What is API support?
Lets move to the next stage beyond hardware; the software API.

APIs
(API)Application Programming Interface
Programmers need to write code to run game engines. In order for graphics hardware to communicate with this code a standard programming environment needs to be utilized. If the graphics card does not understand the structure of the game code then it is the equivalent of someone trying to understand a foreign language.
DX(DirectX)
Microsoft designed an API for game programmers to use. This API is very popular because Microsoft consistently upgrades the language and developers are also willing to work with the operating system based company. DirectX has gone through many version upgrades with the latest support being DirectX 10.1 DirectX 11.0 is rumored to be coming next year.
OpenGL
OpenGL is the open-source graphics API. While you need special licensing to use DirectX, OpenGL is open to anyone. However lately there has been more difficulty in accessing the API's source code due to changes in policies regarding the company in charge of the API.

OpenGL is not as popular as DirectX. Using an analogy if DirectX is Windows, then OpenGL is Linux. Both operating systems have specific areas where they excel however one is adopted well above the other. The choice is modern APIs comes down to the business aspect of game design.

There is however a few companies that still work with OpenGL including id software, the famous company behind the Doom, Quake, and Wolfenstein franchises. John Carmack, their lead engine programmer, only works with OpenGL.

So is there a difference with the APIs aside from the business side of things?

Absolutely. However a very common misconception is that designing a game on one API results in a very different final engine then using another API. This is certainly not true and I frequently try to correct this misconception.

APIs are graphic languages. The PC programming world also has its own set of language with c, c++, c#, java, html, and many many more. However APIs are very similar in implementation. While a language such as HTML renders web page code and c++ could be used for designing business software, OpenGL and DirectX both create game engines. So a solid comparison is to think of OpenGL and DirectX in correlation with c++ and java.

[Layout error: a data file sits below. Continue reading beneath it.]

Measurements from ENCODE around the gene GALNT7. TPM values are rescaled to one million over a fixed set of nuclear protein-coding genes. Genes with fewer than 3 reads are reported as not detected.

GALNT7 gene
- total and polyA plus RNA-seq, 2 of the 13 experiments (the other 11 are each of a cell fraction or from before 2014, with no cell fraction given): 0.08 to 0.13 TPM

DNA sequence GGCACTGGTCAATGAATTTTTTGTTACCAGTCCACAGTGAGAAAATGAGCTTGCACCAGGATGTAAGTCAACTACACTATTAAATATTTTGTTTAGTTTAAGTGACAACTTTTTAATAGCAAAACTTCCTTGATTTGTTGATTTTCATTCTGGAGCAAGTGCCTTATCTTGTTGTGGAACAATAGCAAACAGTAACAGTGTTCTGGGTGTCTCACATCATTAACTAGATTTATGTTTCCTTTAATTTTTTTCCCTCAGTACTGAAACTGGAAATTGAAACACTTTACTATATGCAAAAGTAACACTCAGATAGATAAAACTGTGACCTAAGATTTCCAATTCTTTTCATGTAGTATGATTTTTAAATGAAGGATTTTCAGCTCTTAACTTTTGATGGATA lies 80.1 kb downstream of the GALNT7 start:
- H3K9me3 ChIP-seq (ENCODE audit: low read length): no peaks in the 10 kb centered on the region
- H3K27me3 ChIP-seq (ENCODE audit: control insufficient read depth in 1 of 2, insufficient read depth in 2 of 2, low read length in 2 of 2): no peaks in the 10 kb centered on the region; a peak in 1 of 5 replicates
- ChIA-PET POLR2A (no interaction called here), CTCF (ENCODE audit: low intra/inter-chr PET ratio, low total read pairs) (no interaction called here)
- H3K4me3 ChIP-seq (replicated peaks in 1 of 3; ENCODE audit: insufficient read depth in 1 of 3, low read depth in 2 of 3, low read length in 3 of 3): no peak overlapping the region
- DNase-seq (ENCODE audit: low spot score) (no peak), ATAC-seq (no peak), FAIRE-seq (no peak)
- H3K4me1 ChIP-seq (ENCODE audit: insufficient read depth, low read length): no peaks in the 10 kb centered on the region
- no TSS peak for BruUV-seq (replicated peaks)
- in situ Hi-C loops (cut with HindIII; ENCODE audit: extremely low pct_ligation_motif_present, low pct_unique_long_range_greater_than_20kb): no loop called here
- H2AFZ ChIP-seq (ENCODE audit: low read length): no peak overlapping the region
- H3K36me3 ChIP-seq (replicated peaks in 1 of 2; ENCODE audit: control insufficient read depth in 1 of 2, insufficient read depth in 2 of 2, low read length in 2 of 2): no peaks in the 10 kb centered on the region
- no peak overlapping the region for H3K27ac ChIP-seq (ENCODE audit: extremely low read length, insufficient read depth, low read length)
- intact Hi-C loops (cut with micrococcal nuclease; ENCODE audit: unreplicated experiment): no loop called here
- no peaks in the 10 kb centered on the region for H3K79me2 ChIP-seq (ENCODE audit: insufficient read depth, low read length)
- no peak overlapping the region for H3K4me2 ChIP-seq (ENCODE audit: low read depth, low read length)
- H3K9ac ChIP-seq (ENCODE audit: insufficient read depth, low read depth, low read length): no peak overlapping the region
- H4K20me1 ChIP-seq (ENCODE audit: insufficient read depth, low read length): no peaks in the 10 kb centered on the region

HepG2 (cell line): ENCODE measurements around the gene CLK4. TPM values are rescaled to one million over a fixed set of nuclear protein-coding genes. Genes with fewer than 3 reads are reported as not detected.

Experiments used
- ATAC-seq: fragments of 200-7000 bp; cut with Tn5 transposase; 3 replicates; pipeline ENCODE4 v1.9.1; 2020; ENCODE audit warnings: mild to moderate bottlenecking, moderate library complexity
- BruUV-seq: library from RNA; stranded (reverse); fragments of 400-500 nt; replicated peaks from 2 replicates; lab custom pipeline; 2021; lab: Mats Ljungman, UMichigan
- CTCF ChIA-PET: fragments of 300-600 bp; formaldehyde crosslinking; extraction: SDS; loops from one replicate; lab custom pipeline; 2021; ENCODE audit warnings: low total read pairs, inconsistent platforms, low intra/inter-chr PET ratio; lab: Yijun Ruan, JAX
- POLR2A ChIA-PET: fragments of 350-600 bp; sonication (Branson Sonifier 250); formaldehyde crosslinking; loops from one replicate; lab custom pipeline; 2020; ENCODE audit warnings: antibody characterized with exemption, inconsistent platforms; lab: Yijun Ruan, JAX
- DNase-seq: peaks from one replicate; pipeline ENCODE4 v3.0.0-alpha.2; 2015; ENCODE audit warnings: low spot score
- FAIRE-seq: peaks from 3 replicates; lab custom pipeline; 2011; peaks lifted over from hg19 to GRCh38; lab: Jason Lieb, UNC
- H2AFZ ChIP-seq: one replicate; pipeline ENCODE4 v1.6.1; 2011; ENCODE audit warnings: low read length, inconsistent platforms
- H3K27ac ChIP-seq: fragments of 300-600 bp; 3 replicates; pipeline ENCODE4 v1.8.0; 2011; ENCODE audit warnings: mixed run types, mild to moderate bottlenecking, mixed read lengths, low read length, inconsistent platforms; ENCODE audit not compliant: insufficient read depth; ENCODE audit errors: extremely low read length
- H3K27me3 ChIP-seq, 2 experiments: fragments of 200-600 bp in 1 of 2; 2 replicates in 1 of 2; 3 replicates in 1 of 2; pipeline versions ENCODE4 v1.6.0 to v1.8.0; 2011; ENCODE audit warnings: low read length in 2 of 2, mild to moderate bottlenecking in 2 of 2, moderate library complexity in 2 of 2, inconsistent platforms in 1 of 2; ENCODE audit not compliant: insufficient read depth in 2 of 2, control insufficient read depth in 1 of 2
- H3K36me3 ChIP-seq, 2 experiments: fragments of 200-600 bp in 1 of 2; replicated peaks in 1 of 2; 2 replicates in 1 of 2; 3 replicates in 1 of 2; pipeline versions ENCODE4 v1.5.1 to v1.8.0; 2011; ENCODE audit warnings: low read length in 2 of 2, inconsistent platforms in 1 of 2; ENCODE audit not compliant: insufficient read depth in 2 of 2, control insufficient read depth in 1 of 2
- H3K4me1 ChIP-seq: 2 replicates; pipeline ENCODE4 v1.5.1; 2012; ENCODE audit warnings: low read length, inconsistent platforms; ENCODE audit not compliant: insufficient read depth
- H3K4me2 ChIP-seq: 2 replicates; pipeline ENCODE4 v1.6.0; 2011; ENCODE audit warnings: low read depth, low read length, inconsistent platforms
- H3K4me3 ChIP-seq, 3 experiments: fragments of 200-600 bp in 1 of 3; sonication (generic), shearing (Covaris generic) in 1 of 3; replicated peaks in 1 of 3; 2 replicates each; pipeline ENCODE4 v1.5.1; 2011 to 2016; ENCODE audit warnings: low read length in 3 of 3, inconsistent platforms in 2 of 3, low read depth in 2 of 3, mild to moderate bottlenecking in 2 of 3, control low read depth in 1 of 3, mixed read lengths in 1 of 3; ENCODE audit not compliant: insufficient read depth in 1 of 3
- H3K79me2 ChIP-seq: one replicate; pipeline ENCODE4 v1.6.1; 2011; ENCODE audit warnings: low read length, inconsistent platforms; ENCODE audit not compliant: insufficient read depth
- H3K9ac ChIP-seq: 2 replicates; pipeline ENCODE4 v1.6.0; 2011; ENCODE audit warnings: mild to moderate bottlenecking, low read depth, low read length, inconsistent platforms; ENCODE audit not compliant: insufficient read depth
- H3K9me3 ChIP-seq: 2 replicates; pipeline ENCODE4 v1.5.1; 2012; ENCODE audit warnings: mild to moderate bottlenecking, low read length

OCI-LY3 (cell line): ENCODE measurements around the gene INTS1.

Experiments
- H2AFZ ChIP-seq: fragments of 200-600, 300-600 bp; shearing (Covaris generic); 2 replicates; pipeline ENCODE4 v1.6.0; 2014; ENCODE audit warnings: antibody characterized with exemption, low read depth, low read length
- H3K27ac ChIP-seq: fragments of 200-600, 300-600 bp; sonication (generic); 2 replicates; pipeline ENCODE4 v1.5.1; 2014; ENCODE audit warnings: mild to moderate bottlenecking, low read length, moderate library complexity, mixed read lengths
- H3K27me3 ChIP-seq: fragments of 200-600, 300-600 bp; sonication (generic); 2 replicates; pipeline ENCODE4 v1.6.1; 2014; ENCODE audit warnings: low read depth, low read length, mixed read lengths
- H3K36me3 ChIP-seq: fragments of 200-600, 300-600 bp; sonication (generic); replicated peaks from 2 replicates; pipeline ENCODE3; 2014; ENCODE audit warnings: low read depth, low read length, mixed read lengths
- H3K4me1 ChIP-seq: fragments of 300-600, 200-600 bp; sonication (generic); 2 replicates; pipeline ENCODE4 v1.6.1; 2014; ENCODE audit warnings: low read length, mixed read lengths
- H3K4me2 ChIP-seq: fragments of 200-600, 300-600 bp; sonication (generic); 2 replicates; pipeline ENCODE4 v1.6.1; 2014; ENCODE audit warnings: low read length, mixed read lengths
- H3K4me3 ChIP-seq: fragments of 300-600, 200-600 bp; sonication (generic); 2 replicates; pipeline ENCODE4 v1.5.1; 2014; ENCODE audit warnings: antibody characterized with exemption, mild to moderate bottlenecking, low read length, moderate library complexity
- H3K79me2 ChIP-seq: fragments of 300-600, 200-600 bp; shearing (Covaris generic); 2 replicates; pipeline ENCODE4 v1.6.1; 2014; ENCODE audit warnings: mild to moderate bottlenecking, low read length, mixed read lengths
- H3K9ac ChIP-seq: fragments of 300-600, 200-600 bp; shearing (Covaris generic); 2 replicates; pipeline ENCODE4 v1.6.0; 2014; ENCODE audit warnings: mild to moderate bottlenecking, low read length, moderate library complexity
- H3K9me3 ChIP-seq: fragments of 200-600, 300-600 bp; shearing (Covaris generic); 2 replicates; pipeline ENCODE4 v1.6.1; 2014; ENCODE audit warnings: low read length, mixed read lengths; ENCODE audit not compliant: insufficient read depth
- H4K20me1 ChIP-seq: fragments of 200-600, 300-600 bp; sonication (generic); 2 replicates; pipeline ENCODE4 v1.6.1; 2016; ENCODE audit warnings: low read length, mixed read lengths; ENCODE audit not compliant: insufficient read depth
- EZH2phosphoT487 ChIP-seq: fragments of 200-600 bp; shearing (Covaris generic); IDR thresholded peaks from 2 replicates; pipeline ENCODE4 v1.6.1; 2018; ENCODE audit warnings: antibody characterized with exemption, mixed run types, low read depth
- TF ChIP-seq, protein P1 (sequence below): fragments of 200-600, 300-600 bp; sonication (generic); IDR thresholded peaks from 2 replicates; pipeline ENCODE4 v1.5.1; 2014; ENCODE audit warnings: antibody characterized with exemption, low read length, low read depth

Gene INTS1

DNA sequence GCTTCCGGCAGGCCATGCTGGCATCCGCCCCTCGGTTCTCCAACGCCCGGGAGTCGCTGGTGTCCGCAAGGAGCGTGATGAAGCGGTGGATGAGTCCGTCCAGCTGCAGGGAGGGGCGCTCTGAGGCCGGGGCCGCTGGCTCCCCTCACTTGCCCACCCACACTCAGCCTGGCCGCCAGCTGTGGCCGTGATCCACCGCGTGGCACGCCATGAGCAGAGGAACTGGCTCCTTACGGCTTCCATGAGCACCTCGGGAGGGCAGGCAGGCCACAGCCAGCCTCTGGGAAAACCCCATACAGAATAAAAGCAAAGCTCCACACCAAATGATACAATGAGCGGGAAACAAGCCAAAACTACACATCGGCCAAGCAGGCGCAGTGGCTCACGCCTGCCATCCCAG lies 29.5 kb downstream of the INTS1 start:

The languages are different but the end result can be achieved with either API. It is similar to how world languages work. English and Japanese are vastly different languages however they are translatable between each other and most of the time a common meaning is achieved. DirectX and OpenGL are the same. The rules are different but if you want to achieve the same desired result on either API you can.

So if they do the same thing, why use one over the other?
Besides the business side of things there are many reasons to use one API over the other. Firstly there is platform support. Contrary to common belief APIs are used on every platform for 3D graphics including video game consoles. The Xbox360, a Microsoft product, uses a version of the DirectX API for programmers to utilize. The Playstation 3 video game system has support for OpenGL based coding. Even Macintosh PCs support the OpenGL API.

Because OpenGL is not based on one company's efforts it is used on many platforms besides Microsoft implemented hardware. id software has frequently been one of the few companies to port their games to MAC hardware because they use the OpenGL API. There is also no reason why it isn't a doable effort to port their engines to platforms such as the PS3.